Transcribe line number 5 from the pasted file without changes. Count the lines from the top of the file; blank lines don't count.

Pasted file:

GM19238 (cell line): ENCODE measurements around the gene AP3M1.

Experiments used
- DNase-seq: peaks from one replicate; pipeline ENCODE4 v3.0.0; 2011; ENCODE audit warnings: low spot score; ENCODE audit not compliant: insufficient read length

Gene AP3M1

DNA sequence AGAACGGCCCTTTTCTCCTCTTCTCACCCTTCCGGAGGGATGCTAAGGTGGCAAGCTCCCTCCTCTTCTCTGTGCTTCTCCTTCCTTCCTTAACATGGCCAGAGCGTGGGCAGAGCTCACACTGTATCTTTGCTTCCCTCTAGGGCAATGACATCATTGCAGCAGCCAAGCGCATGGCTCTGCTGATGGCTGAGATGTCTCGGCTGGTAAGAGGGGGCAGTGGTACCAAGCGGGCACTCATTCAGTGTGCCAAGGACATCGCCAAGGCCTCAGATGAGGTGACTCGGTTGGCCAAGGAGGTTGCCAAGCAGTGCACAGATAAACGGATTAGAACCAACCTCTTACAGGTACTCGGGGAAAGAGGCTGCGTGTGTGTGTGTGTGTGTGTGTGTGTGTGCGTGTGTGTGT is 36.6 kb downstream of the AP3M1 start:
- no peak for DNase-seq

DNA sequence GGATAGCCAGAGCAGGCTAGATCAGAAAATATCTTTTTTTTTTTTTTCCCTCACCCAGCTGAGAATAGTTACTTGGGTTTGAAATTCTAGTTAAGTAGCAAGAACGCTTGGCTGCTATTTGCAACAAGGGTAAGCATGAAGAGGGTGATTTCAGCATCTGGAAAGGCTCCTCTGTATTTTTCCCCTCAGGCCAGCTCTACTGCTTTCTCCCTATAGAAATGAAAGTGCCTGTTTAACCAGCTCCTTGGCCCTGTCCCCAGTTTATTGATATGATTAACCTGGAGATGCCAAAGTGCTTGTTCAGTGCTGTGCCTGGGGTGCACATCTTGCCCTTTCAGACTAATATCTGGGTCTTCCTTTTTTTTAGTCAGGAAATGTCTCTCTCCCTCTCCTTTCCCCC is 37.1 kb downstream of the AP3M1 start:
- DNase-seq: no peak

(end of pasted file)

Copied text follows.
DNA sequence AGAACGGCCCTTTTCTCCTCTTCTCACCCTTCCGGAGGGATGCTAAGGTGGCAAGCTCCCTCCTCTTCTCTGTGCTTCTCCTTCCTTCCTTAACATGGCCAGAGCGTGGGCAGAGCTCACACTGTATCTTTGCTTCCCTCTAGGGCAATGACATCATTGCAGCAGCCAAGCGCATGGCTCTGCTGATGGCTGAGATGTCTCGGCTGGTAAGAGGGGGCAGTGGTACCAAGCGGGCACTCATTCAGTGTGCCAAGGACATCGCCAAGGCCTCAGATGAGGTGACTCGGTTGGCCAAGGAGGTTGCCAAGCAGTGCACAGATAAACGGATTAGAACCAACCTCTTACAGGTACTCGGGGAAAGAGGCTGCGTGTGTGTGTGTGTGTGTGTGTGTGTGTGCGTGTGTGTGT is 36.6 kb downstream of the AP3M1 start: